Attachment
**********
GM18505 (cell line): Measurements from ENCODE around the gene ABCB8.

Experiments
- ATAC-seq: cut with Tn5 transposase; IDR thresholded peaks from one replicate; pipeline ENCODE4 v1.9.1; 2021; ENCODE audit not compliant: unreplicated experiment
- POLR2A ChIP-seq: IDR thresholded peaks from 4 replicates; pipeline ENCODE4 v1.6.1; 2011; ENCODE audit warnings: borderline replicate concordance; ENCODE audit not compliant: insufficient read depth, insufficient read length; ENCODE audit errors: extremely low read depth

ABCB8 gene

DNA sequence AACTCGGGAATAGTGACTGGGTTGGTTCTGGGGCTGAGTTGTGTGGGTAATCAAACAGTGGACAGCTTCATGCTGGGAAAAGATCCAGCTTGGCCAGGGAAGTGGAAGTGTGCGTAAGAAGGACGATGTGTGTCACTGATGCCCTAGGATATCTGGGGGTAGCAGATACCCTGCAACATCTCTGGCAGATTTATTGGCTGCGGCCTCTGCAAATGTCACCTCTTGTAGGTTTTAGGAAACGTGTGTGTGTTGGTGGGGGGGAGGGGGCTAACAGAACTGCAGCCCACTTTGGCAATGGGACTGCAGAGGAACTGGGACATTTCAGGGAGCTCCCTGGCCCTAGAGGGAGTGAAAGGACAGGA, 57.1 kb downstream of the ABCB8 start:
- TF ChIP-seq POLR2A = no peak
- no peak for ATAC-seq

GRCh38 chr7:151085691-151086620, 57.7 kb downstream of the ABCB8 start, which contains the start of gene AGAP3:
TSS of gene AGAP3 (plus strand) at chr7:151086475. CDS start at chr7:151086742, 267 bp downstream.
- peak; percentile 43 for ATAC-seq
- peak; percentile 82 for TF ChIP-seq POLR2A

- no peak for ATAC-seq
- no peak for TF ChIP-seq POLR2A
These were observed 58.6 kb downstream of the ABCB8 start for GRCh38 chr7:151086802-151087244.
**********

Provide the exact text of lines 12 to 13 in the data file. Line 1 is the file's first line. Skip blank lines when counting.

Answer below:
- peak; percentile 82 for TF ChIP-seq POLR2A

- no peak for ATAC-seq